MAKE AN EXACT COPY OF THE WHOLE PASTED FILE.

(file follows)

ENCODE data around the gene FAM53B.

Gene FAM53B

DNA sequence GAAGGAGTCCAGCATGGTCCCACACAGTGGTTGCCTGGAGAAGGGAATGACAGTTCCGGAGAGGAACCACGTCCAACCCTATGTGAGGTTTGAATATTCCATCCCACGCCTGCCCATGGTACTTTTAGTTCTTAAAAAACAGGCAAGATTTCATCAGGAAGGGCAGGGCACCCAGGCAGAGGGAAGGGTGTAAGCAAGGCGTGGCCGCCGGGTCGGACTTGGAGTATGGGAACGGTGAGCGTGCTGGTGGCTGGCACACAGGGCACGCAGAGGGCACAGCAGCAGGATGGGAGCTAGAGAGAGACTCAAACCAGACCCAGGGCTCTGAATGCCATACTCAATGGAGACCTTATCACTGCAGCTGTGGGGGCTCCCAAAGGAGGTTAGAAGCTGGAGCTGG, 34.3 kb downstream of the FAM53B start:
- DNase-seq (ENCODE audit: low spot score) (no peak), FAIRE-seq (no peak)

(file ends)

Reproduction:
ENCODE data around the gene FAM53B.

Gene FAM53B

DNA sequence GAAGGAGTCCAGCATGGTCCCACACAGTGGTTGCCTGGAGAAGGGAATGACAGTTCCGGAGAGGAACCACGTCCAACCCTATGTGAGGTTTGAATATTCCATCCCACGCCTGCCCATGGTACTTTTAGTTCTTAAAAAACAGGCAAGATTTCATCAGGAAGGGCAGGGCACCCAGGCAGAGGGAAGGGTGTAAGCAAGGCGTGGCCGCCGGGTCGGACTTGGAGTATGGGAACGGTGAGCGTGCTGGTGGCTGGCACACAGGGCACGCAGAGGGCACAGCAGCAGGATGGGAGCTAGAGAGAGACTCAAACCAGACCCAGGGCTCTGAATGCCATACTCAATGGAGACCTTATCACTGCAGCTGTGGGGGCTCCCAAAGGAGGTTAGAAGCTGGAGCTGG, 34.3 kb downstream of the FAM53B start:
- DNase-seq (ENCODE audit: low spot score) (no peak), FAIRE-seq (no peak)